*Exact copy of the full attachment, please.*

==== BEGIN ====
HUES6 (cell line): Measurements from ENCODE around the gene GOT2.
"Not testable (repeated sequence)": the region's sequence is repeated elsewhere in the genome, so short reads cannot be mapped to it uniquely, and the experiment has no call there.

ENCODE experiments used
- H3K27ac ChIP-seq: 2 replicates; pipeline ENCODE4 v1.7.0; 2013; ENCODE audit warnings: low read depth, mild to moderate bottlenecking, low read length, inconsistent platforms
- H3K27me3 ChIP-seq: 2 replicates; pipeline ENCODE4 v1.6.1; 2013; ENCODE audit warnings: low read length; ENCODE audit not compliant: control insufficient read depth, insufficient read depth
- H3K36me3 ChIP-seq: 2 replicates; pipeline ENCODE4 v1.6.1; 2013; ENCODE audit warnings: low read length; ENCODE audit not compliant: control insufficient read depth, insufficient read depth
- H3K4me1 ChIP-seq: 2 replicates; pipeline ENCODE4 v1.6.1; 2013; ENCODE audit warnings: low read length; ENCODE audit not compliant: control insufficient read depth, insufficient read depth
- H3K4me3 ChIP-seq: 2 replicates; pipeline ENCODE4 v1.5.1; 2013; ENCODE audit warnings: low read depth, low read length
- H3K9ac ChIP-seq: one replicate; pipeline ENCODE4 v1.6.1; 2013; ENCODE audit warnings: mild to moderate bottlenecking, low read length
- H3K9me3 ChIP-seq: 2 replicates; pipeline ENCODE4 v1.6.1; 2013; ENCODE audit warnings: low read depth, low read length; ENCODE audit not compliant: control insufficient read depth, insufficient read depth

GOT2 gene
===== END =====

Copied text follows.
HUES6 (cell line): Measurements from ENCODE around the gene GOT2.
"Not testable (repeated sequence)": the region's sequence is repeated elsewhere in the genome, so short reads cannot be mapped to it uniquely, and the experiment has no call there.

ENCODE experiments used
- H3K27ac ChIP-seq: 2 replicates; pipeline ENCODE4 v1.7.0; 2013; ENCODE audit warnings: low read depth, mild to moderate bottlenecking, low read length, inconsistent platforms
- H3K27me3 ChIP-seq: 2 replicates; pipeline ENCODE4 v1.6.1; 2013; ENCODE audit warnings: low read length; ENCODE audit not compliant: control insufficient read depth, insufficient read depth
- H3K36me3 ChIP-seq: 2 replicates; pipeline ENCODE4 v1.6.1; 2013; ENCODE audit warnings: low read length; ENCODE audit not compliant: control insufficient read depth, insufficient read depth
- H3K4me1 ChIP-seq: 2 replicates; pipeline ENCODE4 v1.6.1; 2013; ENCODE audit warnings: low read length; ENCODE audit not compliant: control insufficient read depth, insufficient read depth
- H3K4me3 ChIP-seq: 2 replicates; pipeline ENCODE4 v1.5.1; 2013; ENCODE audit warnings: low read depth, low read length
- H3K9ac ChIP-seq: one replicate; pipeline ENCODE4 v1.6.1; 2013; ENCODE audit warnings: mild to moderate bottlenecking, low read length
- H3K9me3 ChIP-seq: 2 replicates; pipeline ENCODE4 v1.6.1; 2013; ENCODE audit warnings: low read depth, low read length; ENCODE audit not compliant: control insufficient read depth, insufficient read depth

GOT2 gene